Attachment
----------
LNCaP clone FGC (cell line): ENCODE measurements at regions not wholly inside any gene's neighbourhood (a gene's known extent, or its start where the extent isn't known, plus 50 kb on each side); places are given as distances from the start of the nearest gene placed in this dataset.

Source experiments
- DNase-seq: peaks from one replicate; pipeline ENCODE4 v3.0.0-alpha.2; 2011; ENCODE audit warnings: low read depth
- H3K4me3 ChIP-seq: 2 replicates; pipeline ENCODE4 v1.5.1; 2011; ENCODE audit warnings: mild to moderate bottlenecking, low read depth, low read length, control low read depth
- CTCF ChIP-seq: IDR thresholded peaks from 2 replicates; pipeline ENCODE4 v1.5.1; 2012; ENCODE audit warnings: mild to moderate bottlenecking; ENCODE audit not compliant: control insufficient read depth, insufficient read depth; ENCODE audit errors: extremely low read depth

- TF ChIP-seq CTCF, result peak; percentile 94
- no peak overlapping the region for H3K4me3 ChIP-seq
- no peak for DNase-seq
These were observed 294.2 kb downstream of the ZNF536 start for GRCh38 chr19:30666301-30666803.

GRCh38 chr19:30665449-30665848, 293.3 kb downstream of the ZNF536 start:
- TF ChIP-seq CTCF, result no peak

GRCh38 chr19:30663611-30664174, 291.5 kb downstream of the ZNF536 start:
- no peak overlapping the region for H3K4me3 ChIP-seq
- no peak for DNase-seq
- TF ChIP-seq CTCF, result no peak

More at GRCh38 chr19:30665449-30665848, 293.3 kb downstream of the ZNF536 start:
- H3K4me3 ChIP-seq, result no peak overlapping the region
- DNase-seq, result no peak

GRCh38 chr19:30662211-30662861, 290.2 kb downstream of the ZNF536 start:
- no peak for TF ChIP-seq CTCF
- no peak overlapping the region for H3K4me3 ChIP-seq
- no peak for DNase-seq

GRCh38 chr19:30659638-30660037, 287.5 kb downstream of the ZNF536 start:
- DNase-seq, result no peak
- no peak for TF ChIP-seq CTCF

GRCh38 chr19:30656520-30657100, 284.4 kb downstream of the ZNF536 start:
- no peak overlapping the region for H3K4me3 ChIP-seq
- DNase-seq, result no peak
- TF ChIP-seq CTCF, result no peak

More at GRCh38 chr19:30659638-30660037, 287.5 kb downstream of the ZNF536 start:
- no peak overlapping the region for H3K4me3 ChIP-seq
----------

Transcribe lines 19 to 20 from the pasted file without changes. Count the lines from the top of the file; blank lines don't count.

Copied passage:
GRCh38 chr19:30662211-30662861, 290.2 kb downstream of the ZNF536 start:
- no peak for TF ChIP-seq CTCF